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The Role of N-WASP in ORC4 Mediated Polar Body Extrusion

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dc.contributor.advisor Ward, W. Steve Elento, Dominique Chanel Olita 2021-02-08T21:17:54Z 2021-02-08T21:17:54Z 2020
dc.subject Developmental biology
dc.subject chromosomes
dc.subject embryo development
dc.subject N-WASP
dc.subject polar body extrusion
dc.title The Role of N-WASP in ORC4 Mediated Polar Body Extrusion
dc.type Thesis
dc.contributor.department Developmental & Reproductive Biology M.S.
dcterms.abstract Oocyte meiosis is completed though two asymmetric cellular divisions, where the oocyte extrudes half of its DNA two times, into two smaller daughter cells called polar bodies. N-WASP is an important factor in the actin polarization pathway. We investigated whether N-WASP is required for the extrusion of both polar bodies during mouse female meiosis. Previous work in our laboratory demonstrated that the DNA replication protein origin recognition complex 4 (ORC4) forms a cage around the chromosomes that will be extruded during polar body extrusion (PBE), but not the chromosomes that remain in the oocyte. My hypothesis is that N-WASP’s involvement in action polarization may be important for PBE, and related to ORC4 cage formation. We first localized N-WASP during oocyte progression through meiosis and found that it co-localizes with ORC4, except that N-WASP was not present in the initial stage, GV oocytes, while ORC4 was. This finding suggested the possibility that N-WASP was synthesized during meiosis. We tested this by injecting siRNA into GV oocytes upon collection, then allowing them to mature. We found that only 23.2% + 2.5% (MEAN+SD) of oocytes injected with siRNA directed towards N-WASP progressed to MII (the normal end point for in vitro GV maturation), while 92.9% + 10.1% of oocytes injected with control siRNA progressed to MII. These data suggest that (1) N-WASP may function in the same process that regulates PBE that ORC4 does, (2) that N-WASP is synthesized during meiosis, and (3) that N-WASP is required for progression to MII.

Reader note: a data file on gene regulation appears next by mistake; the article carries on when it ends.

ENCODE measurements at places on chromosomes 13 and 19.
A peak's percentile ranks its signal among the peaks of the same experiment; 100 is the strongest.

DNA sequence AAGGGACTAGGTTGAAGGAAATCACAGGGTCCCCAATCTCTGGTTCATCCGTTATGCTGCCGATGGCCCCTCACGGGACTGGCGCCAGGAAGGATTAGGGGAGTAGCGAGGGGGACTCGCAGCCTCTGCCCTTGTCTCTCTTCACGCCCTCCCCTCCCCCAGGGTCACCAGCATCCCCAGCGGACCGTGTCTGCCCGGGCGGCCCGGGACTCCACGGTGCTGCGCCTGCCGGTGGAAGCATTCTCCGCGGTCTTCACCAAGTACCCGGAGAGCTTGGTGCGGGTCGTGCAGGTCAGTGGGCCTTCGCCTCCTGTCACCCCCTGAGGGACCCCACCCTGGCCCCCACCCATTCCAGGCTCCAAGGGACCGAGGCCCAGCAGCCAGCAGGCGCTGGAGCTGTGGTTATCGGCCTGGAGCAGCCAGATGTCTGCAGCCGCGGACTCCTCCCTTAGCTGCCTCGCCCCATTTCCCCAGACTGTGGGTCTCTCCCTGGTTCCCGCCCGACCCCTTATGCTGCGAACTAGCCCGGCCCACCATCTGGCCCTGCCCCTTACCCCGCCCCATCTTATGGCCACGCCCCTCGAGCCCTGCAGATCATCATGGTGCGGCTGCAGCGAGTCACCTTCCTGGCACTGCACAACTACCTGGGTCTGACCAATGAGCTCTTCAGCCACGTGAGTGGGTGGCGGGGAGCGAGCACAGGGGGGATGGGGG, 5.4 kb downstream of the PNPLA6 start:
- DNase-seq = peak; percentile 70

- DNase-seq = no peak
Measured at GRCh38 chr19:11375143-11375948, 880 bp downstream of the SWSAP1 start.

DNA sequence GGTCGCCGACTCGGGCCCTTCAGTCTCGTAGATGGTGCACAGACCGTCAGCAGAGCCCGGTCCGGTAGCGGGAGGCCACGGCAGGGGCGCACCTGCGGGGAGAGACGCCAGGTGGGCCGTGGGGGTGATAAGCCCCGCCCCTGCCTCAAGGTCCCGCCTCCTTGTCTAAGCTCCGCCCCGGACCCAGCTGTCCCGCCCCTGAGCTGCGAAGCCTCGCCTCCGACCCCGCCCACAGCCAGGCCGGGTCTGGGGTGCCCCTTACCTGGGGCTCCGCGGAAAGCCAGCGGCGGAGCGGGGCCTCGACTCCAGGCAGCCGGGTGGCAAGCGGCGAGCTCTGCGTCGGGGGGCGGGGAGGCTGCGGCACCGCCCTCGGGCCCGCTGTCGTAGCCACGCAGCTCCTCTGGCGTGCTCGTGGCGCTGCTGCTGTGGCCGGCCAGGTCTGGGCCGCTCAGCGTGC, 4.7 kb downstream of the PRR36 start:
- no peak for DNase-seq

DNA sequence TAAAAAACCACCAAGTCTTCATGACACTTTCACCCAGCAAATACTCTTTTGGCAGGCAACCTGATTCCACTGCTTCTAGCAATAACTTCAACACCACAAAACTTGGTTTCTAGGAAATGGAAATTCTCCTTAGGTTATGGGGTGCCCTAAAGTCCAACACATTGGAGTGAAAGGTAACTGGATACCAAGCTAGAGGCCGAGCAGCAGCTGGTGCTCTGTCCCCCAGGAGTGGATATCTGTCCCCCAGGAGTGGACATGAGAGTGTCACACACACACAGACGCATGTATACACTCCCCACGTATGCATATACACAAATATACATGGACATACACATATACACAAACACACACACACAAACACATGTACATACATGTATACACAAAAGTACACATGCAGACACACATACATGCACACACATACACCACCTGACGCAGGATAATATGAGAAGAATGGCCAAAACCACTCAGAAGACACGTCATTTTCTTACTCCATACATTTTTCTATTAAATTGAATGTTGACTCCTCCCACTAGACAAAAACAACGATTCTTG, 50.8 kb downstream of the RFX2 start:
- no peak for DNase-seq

dcterms.extent 46 pages
dcterms.language en
dcterms.publisher University of Hawai'i at Manoa
dcterms.rights All UHM dissertations and theses are protected by copyright. They may be viewed from this source for any purpose, but reproduction or distribution in any format is prohibited without written permission from the copyright owner.
dcterms.type Text
Appears in Collections: M.S. - Developmental and Reproductive Biology

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